ILC funds supports, determined as necessary by the scheme, which are not funded through a person’s IFP, but are instead funded by the scheme, either through its own internal operations or by directing funding to a third party, such as a service provider.

Flexible ILC funding could foster change and improvement in the support provided to people with disability in communities and by mainstream services, by leveraging off best practice for support delivery, or commencing new initiatives as the market develops and local support needs change.

ILC supports can be funded through a range of mechanisms. Funding may, for example, be most appropriately provided through:

  • Bulk purchasing arrangements
  • A contract for support
  • Grants for short-term capacity building programs or building works to improve community accessibility
  • Staff employed by the NDIS to deliver a particular service for example planners, assessors; or
  • Local Area Coordinators with access to a small amount of funds to enable purchase of one-off low cost supports (such as small items of equipment or individual capacity building), and to seed fund community capacity building and community inclusion activities. This can enable the NDIS to ensure that people who have very low cost support needs and do not require a long term relationship with the NDIA through an individual plan can receive once off support that prevents them having to apply to be a participant without the need for intensive eligibility and planning processes.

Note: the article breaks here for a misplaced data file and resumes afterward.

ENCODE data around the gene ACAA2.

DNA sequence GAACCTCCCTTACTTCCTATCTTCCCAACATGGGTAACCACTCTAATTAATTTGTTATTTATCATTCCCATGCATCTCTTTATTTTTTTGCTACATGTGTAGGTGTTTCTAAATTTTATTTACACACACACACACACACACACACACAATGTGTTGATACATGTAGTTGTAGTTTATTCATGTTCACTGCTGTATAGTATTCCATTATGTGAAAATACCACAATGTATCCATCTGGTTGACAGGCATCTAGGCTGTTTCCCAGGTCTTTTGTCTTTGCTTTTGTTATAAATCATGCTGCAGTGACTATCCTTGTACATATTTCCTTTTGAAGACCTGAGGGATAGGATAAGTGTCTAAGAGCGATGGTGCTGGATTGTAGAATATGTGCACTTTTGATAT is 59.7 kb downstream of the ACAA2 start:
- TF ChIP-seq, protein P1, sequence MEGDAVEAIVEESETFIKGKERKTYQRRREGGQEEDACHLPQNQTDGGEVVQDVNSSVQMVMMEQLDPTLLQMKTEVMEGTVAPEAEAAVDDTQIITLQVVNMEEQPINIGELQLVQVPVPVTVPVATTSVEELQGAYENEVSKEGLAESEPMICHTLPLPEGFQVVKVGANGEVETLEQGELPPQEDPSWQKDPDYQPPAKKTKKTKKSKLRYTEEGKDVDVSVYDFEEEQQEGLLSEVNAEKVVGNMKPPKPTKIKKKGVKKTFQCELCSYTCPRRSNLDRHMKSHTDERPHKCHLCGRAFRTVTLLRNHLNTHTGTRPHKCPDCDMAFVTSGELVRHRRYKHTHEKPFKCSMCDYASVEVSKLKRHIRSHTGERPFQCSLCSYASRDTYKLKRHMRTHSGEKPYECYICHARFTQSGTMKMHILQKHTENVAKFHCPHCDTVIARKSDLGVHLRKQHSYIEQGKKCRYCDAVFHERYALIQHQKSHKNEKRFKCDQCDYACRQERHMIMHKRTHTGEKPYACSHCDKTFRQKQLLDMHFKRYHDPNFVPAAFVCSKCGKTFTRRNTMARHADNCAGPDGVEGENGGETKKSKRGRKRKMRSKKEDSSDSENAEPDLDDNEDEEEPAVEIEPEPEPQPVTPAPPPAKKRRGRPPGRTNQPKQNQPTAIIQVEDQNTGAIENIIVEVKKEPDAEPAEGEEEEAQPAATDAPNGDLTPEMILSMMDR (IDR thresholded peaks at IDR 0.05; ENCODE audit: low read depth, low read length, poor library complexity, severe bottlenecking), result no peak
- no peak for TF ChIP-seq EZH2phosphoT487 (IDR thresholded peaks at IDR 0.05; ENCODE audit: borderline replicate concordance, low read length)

Social capital, provided predominantly through philanthropy and volunteers, is instrumental in increasing the capacity of organisations to deliver supports to people with disability, their families and carers. The NDIS should encourage social capital and activities under ILC should facilitate its involvement, where appropriate.

ILC could also foster a competitive and innovative market through:

  • A variety of procurement processes, for example seed funding organisations to harness social capital and philanthropy; or
  • Local Area Coordinators having access to a small amount of funds to enable purchase of one-off supports or to seed fund community capacity building, community inclusion activities or individual capacity building. The aim would be to establish a culture of small-scale innovation and experimentation.

ILC funding mechanisms should have accountability measures linked to outcomes. Some examples may include: